Failing to carry out right to work checks can have severe consequences for your business. The Home Office has the power to issue civil penalties for employing illegal workers, which can reach up to £20,000 per worker. These penalties are calculated based on the severity of the violation and the number of illegal workers employed.
In addition to financial penalties, your business may face reputational damage, legal consequences, and potential disruption to operations. There is also the risk of losing your sponsor license, which allows you to hire non-EEA workers. Therefore, it is crucial to prioritize right to work checks and ensure compliance to safeguard your business and reputation.
Best practices for conducting right to work checks
To conduct effective right to work checks, it is essential to follow best practices. Here are some recommendations to ensure compliance:
- Establish a clear process: Develop a clear and documented process for conducting right to work checks. This ensures consistency and provides guidance for your HR team and managers.
- Train your staff: Provide appropriate training to your HR team and managers on conducting right to work checks. This helps them understand the legal requirements, identify valid documents, and avoid common mistakes.
- Regularly review and update your policies: Stay up-to-date with changes in immigration laws and regulations. Regularly review and update your policies and procedures to ensure compliance with the latest requirements.
By implementing these best practices, you can streamline your right to work checks and minimize the risk of non-compliance.
Frequently asked questions about right to work checks
1. Do I need to conduct right to work checks for existing employees?
Yes, the law requires you to conduct right to work checks for all employees, including existing ones. You should carry out retrospective checks on existing employees who were hired before the introduction of the right to work check process in your organization.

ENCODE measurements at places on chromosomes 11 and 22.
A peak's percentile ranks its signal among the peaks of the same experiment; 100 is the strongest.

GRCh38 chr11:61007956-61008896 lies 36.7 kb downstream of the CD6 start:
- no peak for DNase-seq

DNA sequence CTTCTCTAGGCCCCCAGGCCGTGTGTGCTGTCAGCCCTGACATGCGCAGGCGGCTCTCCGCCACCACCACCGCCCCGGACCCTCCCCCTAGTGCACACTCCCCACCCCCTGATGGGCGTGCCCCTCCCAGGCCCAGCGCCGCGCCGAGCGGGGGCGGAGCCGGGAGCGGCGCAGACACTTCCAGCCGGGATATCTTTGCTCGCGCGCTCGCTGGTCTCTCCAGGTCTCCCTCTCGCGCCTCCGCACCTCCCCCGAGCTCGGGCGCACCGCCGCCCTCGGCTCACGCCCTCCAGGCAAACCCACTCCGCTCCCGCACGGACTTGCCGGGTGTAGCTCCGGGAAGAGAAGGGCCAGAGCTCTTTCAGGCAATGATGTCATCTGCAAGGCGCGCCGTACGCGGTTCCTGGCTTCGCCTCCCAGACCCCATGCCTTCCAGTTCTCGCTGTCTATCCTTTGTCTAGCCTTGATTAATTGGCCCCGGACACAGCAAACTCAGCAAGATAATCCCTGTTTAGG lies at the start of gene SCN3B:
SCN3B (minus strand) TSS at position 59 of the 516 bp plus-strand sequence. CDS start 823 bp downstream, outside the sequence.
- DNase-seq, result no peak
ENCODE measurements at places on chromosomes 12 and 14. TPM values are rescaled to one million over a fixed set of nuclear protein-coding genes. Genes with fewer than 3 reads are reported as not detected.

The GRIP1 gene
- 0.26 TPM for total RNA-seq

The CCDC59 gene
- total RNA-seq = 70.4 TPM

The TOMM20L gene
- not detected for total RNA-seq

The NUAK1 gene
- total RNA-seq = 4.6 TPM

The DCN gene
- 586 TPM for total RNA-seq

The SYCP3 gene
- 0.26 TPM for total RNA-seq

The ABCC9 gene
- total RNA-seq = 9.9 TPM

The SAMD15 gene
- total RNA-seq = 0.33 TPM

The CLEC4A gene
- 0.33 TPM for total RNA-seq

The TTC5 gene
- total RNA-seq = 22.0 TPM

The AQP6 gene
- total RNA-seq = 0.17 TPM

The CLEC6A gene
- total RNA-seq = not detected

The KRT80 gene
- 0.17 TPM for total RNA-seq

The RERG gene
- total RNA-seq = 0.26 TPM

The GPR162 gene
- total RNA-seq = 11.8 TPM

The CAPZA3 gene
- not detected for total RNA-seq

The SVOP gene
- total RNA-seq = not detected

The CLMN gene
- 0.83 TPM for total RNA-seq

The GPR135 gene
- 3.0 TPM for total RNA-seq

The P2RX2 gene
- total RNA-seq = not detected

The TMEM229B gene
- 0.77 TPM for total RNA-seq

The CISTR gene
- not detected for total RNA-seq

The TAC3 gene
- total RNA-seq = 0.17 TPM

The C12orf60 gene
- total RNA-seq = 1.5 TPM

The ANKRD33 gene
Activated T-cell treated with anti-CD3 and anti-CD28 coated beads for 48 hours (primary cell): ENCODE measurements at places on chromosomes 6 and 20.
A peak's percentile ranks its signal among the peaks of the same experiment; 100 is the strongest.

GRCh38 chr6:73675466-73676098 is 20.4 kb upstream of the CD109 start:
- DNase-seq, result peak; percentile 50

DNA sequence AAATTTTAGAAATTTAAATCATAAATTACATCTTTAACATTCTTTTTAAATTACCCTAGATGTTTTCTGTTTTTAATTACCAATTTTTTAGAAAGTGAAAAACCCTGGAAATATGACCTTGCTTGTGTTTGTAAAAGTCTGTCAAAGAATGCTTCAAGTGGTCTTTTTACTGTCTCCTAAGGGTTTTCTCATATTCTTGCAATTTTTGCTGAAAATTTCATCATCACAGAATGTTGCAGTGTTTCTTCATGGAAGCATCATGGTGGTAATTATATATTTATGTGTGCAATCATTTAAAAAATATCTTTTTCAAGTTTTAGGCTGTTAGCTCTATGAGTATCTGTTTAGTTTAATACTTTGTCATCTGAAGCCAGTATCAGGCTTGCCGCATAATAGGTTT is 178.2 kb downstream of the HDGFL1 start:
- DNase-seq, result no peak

2. Can I delegate right to work checks to another person?
Yes, you can delegate the responsibility of conducting right to work checks to another person within your organization. However, it is crucial to ensure that the delegated person is adequately trained, understands the legal requirements, and follows the correct process.
3. What if an employee’s right to work documents expire?
If an employee’s right to work documents expire, you must conduct follow-up checks to verify their continued eligibility to work in the UK. This helps ensure that your workforce remains legal and compliant.
In conclusion, understanding the importance of right to work checks is crucial for every employer in the UK. By conducting these checks diligently, you can prevent illegal working, comply with the law, and protect your business from severe penalties. Remember to follow the legal requirements, verify valid documents, and avoid common mistakes. Implementing best practices and providing proper training to your staff will further enhance your compliance efforts. By prioritizing right to work checks, you can maintain a legal and responsible workforce, safeguard your reputation, and contribute to the integrity of the UK’s immigration system.